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Controversy over the use of 9/11 donations by a charity in New York-Truth! But Resolved!

A Charity Fund For September 11 Victims is Helping People Suspected of Being Connected with the Terrorist AttacksNot Anymore!

 

 

Summary of eRumor:
It is alleged in this eRumor that eight people being held in connection with the terrorist attacks are being helped by a charity that is receiving funds for victims of the attacks.  The name of the charity is the “September 11th Fund.”  The fund is affiliated with United Way, said to have given a grant of $171,000 to the Legal Aid Society, which is assisting in the legal aid of suspects detained in Brooklyn, N.Y.

The Truth:


According to the Legal Aid Society in New York, none of the detainees being investigated for association with terrorists is any longer being helped by them.

The suspects in question had been not been charged with being terrorists, but had been detained for immigration violations as a part of continuing investigation into any potential ties.  The Legal Aid Society says that their Immigration Unit helps people accused of immigration violations only, and not other crimes.  According to their statement, the Society was asked by an Immigration judge to interview a number of people of Middle Eastern descent who had been charged with immigration violations.  After the interviews, most of the cases were referred to the state bar.  Three of the cases were accepted by the Immigration Unit for representation, but since that time, one of them has been settled and the other two turned out to have issues beyond immigration violations, and the society is not representing them.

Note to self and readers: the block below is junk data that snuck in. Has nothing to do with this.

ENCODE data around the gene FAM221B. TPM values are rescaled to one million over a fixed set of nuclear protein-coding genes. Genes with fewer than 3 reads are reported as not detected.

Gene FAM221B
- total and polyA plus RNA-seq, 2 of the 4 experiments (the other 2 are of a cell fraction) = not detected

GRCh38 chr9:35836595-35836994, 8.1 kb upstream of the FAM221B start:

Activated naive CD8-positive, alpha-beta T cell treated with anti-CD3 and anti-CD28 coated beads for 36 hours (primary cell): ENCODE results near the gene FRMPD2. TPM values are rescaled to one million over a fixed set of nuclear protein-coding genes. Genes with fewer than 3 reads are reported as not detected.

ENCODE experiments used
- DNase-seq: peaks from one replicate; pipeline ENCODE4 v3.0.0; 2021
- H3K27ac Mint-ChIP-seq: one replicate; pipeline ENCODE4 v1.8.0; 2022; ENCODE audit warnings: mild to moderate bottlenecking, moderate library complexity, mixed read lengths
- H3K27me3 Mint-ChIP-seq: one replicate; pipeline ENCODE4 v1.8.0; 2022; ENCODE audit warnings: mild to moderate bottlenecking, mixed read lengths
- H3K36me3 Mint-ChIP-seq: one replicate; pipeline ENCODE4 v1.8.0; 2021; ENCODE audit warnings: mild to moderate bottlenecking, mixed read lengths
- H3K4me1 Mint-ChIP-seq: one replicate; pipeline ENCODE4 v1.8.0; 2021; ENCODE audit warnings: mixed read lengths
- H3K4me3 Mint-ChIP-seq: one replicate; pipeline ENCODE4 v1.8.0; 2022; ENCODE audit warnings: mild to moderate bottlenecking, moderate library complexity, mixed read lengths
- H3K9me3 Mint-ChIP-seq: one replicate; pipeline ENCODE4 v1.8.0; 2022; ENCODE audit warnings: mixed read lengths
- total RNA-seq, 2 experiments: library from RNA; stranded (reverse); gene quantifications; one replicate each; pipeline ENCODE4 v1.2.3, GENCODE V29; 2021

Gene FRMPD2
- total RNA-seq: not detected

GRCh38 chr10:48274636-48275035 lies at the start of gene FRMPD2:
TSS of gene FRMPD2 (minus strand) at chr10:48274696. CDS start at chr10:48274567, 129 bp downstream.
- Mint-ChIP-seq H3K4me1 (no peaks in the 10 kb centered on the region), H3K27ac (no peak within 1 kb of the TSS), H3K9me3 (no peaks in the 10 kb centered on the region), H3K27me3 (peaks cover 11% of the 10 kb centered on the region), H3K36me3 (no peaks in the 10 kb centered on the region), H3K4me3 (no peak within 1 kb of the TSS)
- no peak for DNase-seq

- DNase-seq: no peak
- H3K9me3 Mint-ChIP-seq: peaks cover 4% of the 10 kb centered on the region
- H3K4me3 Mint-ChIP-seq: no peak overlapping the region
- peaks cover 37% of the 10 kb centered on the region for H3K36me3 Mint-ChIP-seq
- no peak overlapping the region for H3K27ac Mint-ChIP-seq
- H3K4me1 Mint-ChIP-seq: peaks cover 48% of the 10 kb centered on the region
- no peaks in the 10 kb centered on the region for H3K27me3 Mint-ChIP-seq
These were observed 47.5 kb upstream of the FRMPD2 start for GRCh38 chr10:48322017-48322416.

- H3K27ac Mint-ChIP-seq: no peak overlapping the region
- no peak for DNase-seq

An earlier 11/9/01 report from the Associated Press had said that a donation of $171,000 from United Way’s September 11 Fund was given to the Legal Aid Society. 

At that time, officials from the Legal Aid Society said all of the funds were going to help victims of the terrorist attacks and none of them was being used for the immigration detainees.  The National and Legal Policy Center, however, a legal group, said it did not believe that donors would want their money supporting a group that is helping anyone arrested in connection with the terrorist attacks.